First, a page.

Cited – Mogul Steamship Company Limited v McGregor Gow and Co CA 2-Jul-1889
Ship-owners formed an association which in this action others claimed to be a tortious conspiracy.
Held: There is a cause of action against the conspirators where there is an agreement which constitutes an indictable conspiracy and that . .
Cited – Couling v Coxe 7-Dec-1848
A plaintiff in a civil action who has issued a witness summons or subpoena to a witness to attend may have an action against a witness who fails to attend, but the damages recoverable were limited to the costs of an abortive hearing when the . .
Cited – Fairclough and Sons v The Manchester Ship Canal Co CA 1897
The court considered the remedies for a contempt of court.
Held: Lord Russell CJ said: ‘We desire to make it clear that in such cases no casual or accidental and unintentional disobedience of an Order would justify either a commitment or . .
Cited – Sorrell v Smith HL 1925
Torts of Conspiracy by Unlawful Means
The plaintiff had struck the first blow in a commercial battle between the parties, and the defendant then defended himself, whereupon the plaintiff sued him.
Lord Cave quoted the French saying: ‘cet animal est tres mechant; quand on . .
Cited – Chapman v Honig CA 1963
A landlord’s notice to quit was held valid notwithstanding that the landlord seeking to uphold its validity had himself given it in contempt of court.
A contractual right may be exercised for any reason good, bad or indifferent and the motive . .
Cited – Mileage Conference Group of the Tyre Manufacturers’ Conference Ltd’s Agreement 1966
A substantial fine was imposed for contempt by breach of an undertaking which was not merely non-contumacious, but was committed reasonably on legal advice.
Megaw J suggested, obiter, that a penal order against a contemnor might include a . .
Cited – HM Customs and Excise v Barclays Bank Plc HL 21-Jun-2006
The claimant had served an asset freezing order on the bank in respect of one of its customers. The bank paid out on a cheque inadvertently as to the order. The Commissioners claimed against the bank in negligence. The bank denied any duty of care. . .
Cited – N v Agrawal CA 9-Jun-1999
A doctor examining a victim of a rape, but who failed to give evidence at court was not liable to the victim for further psychiatric damages caused by the resultant collapse of the prosecution. There was no doctor/patient relationship to give rise . .
Cited – Re Hudson, Hudson v Hudson ChD 1966
The plaintiff’s marriage had been dissolved and her former husband was ordered to pay her maintenance at a specified rate. The husband subsequently filed evidence that he was unable to comply with that order but offered to undertake to pay one-third . .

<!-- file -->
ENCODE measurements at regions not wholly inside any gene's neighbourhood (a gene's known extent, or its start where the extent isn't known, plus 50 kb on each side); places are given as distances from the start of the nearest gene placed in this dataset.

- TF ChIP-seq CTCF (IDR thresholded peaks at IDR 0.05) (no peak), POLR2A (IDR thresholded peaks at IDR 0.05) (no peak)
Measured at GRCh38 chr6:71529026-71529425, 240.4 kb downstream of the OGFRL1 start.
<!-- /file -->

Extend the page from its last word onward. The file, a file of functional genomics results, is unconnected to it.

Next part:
Cited – Cement LaFarge v BC Lightweight Aggregate 26-Apr-1983
(Supreme Court of Canada) Respondent, a supplier of lightweight aggregate, ceased business and was awarded damages for the tort of conspiracy to injure after its client, a manufacturer, began using another aggregate to produce its light-weight . .
Cited – Marrinan v Vibart CA 1962
The court considered an action in the form an attempt to circumvent the immunity of a witness at civil law by alleging a conspiracy.
Held: The claim was rejected. The court considered the basis of the immunity from action given to witnesses. . .
Cited – Handelskwekerij GJ Bier Bv v Mines De Potasse D’Alsace Sa ECJ 30-Nov-1976
Europa Where the place of the happening of the event which may give rise to liability in tort, delict or quasi-delict and the place where that event results in damage are not identical, the expression ‘place . .
Cited – Regina v Barnet London Borough Council, Ex parte Shah HL 16-Dec-1982
The five applicants had lived in the UK for at least three years while attending school or college. All five were subject to immigration control, four had entered as students with limited leave to remain for the duration of their studies, and the . .
Cited – Midland Marts v Hobday ChD 1989
The court considered a claim for costs on an application for committal of the defendant for infringement.
Held: Vinelott J said: ‘I can see no reason in principle why the Court, if satisfied that the facts proved at the hearing of a motion to . .
These lists may be incomplete.
Updated: 11 March 2021; Ref: scu.608731